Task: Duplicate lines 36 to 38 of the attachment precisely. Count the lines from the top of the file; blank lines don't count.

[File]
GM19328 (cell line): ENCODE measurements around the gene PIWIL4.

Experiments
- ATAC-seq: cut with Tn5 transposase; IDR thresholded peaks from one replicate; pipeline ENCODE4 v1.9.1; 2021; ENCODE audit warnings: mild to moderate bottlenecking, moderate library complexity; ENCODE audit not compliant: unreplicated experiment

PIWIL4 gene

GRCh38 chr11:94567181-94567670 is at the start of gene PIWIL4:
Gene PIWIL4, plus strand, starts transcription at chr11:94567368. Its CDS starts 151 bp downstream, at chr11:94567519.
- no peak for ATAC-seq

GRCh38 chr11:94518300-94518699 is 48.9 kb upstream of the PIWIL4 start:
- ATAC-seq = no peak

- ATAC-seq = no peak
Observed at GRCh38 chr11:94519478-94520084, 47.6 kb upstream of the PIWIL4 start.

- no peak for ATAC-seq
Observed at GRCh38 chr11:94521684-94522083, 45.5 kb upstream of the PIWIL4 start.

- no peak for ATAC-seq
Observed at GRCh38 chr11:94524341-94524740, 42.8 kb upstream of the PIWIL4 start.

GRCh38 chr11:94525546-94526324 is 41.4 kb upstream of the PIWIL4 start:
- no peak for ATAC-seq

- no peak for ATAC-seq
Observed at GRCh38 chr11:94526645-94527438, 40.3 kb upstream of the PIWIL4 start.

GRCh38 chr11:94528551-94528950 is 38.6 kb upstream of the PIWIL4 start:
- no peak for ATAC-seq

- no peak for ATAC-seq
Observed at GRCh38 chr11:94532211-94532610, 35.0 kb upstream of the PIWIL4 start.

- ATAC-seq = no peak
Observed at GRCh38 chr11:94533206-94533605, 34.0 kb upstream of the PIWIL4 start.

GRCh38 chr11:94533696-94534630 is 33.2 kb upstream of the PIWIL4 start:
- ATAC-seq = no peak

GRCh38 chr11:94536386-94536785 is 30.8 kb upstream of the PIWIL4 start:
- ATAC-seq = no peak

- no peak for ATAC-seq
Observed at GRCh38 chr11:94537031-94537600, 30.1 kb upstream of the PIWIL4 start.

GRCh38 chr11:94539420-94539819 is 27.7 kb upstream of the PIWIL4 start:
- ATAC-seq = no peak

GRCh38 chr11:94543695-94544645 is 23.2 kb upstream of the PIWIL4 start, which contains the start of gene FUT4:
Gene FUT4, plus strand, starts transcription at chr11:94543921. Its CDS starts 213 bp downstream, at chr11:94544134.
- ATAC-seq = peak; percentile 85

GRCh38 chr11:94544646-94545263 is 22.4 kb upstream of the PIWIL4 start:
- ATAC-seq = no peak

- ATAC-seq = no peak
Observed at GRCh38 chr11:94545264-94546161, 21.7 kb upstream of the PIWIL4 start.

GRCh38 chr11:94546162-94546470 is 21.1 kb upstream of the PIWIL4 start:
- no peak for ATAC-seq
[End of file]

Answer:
- ATAC-seq = peak; percentile 85

GRCh38 chr11:94544646-94545263 is 22.4 kb upstream of the PIWIL4 start:
- ATAC-seq = no peak